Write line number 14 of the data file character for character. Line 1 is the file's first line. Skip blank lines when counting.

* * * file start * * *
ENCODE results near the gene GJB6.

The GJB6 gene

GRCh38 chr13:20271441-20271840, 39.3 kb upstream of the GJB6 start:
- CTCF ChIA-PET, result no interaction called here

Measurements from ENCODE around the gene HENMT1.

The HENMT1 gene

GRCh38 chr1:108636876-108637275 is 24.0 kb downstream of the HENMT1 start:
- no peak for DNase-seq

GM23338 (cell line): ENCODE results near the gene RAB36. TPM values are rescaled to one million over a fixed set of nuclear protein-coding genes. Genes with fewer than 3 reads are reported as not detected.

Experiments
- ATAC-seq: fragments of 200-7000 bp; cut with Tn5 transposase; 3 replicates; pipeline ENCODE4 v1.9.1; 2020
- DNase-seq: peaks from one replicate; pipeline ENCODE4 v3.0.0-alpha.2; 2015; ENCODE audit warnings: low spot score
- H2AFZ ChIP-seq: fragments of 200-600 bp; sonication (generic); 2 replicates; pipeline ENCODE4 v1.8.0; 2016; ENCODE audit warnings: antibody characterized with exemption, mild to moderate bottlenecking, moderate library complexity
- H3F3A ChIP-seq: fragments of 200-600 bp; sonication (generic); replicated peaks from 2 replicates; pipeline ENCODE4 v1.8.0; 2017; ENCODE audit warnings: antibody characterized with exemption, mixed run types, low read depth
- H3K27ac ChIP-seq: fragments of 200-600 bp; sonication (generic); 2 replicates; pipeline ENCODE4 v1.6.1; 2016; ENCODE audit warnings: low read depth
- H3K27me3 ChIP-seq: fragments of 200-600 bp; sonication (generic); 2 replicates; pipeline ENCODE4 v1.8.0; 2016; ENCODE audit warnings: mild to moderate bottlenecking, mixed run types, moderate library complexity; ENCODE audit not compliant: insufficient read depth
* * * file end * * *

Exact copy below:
- H3F3A ChIP-seq: fragments of 200-600 bp; sonication (generic); replicated peaks from 2 replicates; pipeline ENCODE4 v1.8.0; 2017; ENCODE audit warnings: antibody characterized with exemption, mixed run types, low read depth